The Ghost Writer, Ewan McGregor, Kim Cattrall

Summit Entertainment

Review in a Hurry: Yep, Roman Polanski's still got it. With dry humor and expertly timed suspense, the director throws Ewan McGregor into a conspiracy theory plot involving a Tony Blair-like politician (Pierce Brosnan) whose memoirs provide the focal point of an investigation into serious war crimes. Similarly plotted recent movies, like, say, Edge of Darkness, can only dream of being this good.

The Bigger Picture: Rather cleverly, and appropriately, the movie never actually names McGregor's character, though you may not notice until seeing that he's billed in the credits only as "The Ghost Writer."

He's apparently one of the best at what he does, turning celebrities' own words into readable prose for autobiographies, so it's no surprise when he lands the high-paying opportunity to write the memoirs of former British Prime Minister Adam Lang (Brosnan). The only hitch is that he has to temporarily move in with Lang, who's staying at an ultra-modern beach compound on an island somewhere of the American east coast.

Plus there's the small issue of the previous ghost writer having died under mysterious circumstances. And the fact that no sooner has the new guy taken the job, than it is announced that the Hague Court is trying Lang for war crimes (rendition, torture, the whole Abu Ghraib-type deal). As the United States doesn't recognize the charges, Lang is safe there, but will now be living in exile...something Polanski himself knows a great deal about.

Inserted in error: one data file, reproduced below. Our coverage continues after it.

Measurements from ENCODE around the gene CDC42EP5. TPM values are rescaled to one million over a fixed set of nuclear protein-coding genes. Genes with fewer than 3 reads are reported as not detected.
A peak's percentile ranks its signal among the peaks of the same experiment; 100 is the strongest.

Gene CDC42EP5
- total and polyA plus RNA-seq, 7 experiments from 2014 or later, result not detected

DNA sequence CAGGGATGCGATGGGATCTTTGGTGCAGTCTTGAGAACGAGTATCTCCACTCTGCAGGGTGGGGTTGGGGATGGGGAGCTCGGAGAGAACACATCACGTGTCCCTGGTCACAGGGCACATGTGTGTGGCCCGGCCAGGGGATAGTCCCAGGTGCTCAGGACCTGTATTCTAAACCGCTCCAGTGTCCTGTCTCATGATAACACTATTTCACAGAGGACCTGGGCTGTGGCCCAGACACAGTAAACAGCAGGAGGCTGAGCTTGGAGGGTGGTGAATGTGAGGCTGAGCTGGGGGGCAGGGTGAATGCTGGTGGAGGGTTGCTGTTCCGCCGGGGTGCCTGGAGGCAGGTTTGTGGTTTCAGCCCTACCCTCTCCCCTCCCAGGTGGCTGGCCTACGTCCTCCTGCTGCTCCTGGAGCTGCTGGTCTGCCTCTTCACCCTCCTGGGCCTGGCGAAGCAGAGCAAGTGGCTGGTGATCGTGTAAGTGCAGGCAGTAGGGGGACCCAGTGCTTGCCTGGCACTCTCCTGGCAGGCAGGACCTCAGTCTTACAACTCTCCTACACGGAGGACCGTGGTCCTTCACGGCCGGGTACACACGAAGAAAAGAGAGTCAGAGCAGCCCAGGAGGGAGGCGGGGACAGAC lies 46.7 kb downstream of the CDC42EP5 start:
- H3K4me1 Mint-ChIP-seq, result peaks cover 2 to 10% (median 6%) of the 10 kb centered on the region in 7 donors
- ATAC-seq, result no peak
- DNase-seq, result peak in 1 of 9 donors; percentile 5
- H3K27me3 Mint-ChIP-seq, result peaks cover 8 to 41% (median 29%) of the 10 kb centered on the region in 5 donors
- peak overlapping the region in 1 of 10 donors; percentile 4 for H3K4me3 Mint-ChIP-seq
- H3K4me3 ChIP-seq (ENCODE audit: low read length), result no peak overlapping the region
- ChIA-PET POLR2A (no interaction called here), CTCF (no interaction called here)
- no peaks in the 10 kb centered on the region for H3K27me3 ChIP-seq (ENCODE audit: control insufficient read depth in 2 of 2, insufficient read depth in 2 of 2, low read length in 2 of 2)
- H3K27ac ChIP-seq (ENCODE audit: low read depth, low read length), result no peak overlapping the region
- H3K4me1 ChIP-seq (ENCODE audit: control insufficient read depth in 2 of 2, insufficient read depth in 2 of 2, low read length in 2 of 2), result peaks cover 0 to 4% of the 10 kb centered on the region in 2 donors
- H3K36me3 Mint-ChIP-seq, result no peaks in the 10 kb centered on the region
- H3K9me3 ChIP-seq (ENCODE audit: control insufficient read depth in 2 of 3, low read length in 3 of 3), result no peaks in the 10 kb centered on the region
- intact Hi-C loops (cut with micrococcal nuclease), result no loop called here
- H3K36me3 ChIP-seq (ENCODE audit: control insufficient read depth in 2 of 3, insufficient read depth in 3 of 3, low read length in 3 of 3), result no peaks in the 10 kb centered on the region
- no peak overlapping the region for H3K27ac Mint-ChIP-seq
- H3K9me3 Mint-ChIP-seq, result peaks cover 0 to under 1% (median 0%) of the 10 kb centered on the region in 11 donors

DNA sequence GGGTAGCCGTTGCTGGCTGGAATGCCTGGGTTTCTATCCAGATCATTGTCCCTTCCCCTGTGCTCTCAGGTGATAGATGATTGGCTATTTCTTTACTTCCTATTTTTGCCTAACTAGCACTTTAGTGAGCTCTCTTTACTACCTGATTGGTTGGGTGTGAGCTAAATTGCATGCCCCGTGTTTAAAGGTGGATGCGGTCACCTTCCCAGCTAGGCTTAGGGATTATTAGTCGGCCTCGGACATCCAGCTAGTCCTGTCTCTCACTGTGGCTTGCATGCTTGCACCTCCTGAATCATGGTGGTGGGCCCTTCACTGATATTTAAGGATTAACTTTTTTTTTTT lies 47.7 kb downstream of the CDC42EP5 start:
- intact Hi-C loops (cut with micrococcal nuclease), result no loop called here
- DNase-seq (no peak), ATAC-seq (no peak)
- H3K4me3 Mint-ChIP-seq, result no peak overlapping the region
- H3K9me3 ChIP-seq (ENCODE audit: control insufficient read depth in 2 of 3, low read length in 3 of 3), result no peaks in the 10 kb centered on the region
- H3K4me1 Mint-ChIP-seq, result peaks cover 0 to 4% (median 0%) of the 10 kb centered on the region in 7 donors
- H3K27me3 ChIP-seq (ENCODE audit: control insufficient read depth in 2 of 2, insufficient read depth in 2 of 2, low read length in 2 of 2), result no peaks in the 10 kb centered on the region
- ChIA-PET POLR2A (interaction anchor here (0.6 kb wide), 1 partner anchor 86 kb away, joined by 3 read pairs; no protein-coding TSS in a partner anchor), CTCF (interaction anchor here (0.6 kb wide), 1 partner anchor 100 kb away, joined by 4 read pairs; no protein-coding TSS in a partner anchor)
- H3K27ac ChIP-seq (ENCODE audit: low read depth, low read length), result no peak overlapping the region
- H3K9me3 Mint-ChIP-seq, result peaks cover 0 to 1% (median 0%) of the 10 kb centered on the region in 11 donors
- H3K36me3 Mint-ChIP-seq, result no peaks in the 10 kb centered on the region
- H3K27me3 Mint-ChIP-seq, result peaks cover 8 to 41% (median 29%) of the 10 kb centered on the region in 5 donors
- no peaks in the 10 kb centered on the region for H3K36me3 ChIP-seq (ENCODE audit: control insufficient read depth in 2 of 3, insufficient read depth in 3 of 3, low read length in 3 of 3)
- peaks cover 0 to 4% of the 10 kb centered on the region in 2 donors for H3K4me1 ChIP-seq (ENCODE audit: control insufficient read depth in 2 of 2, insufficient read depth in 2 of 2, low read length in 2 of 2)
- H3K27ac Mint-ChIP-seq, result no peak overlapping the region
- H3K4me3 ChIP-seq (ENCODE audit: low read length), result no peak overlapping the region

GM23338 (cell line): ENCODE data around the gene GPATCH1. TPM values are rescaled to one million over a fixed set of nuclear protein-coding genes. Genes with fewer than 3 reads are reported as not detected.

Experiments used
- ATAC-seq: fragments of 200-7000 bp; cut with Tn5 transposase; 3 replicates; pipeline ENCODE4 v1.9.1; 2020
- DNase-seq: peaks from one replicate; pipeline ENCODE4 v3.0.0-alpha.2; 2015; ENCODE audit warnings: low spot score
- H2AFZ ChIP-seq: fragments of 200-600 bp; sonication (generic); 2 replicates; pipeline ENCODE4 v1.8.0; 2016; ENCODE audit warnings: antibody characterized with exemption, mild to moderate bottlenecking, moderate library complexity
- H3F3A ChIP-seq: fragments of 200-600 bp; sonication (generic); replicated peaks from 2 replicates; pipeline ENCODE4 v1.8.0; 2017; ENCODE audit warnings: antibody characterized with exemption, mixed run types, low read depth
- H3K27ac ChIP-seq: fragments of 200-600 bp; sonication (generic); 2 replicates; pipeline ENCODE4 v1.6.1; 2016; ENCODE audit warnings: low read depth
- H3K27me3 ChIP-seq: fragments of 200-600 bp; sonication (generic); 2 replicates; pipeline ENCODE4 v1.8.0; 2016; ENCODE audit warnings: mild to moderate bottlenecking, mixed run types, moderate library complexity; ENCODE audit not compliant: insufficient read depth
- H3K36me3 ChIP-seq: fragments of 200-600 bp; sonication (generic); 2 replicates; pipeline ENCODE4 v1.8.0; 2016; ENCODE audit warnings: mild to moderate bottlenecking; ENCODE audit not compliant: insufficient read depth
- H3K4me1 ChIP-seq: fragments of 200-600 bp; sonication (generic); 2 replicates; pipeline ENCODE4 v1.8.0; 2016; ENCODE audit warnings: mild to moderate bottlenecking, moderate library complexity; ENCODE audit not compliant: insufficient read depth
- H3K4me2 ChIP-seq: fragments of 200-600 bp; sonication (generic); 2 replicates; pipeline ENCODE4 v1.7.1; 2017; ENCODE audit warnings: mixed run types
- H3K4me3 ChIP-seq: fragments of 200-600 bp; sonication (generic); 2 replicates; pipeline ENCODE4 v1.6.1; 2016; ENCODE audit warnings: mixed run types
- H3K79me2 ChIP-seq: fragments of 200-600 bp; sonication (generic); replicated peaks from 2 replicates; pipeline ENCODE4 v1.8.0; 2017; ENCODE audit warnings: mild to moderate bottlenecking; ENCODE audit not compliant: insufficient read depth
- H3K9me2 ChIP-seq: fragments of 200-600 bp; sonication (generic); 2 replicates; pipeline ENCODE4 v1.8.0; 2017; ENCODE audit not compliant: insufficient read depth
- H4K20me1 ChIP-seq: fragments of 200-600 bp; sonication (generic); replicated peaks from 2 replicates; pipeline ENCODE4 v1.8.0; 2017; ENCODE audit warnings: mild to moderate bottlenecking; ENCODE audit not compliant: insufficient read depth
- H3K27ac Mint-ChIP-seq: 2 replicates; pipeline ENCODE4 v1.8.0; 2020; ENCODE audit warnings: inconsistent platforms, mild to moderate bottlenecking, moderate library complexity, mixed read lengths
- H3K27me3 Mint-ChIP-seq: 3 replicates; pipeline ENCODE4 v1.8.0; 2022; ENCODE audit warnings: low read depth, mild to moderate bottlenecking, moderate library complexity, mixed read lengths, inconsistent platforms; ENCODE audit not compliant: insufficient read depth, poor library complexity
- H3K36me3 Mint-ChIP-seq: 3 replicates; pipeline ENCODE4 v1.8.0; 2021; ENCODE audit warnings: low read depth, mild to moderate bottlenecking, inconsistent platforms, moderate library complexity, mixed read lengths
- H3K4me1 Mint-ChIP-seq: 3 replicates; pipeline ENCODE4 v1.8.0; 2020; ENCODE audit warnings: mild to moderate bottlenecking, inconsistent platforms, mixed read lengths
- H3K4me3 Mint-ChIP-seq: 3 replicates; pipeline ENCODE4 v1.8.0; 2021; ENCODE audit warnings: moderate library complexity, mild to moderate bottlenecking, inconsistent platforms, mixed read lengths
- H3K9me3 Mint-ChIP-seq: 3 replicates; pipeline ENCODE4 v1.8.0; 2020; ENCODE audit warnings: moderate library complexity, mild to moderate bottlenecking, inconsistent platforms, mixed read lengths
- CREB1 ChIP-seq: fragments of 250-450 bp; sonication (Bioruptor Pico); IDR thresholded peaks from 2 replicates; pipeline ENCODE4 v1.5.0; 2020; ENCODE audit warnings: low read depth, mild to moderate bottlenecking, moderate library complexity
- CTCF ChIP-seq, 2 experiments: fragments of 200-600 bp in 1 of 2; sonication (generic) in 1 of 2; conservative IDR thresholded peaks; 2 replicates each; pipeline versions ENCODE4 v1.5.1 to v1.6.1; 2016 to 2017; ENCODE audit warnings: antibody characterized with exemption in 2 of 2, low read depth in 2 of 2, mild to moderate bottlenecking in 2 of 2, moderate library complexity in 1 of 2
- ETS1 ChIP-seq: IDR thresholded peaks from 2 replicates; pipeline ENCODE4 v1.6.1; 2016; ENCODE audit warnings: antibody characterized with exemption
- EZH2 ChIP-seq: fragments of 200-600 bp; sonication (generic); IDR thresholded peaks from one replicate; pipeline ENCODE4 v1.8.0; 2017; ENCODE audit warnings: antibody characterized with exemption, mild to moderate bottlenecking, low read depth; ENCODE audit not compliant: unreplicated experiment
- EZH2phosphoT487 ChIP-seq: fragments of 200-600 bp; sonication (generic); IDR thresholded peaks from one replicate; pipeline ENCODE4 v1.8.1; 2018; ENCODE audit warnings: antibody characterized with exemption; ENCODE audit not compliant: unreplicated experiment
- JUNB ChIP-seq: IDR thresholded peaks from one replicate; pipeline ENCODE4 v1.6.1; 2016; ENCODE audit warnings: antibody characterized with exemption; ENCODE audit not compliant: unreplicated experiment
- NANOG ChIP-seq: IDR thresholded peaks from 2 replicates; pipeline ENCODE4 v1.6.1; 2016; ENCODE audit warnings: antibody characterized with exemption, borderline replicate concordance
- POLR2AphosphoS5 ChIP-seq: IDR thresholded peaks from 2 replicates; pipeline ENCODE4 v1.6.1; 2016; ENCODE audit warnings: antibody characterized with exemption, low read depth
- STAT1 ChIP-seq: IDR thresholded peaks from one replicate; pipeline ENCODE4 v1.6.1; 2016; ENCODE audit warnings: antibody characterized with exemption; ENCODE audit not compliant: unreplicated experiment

He knows you know it, too, which is why it's something of a red herring. While his own experiences evading prosecution overseas may have informed the way he directed the actors, the story isn't really about that at all. It's a bit of a political satire, and a whole lot of ticking-clock mystery involving a reluctant protagonist who doesn't want to be any sort of investigator...but must become one when he realizes his own life is at stake.

To discuss the plot any further would be to rob you of the joys of watching it gradually unfold at just the right pace, so we won't.

The 180—a Second Opinion: Did there really have to be an evil corporation named "Hatherton"? It's not as awfully on-the-nose as District 13: Ultimatum's "Harriburton," but a movie that is otherwise charmingly subtle, it comes off like a loud fart at a poker game.


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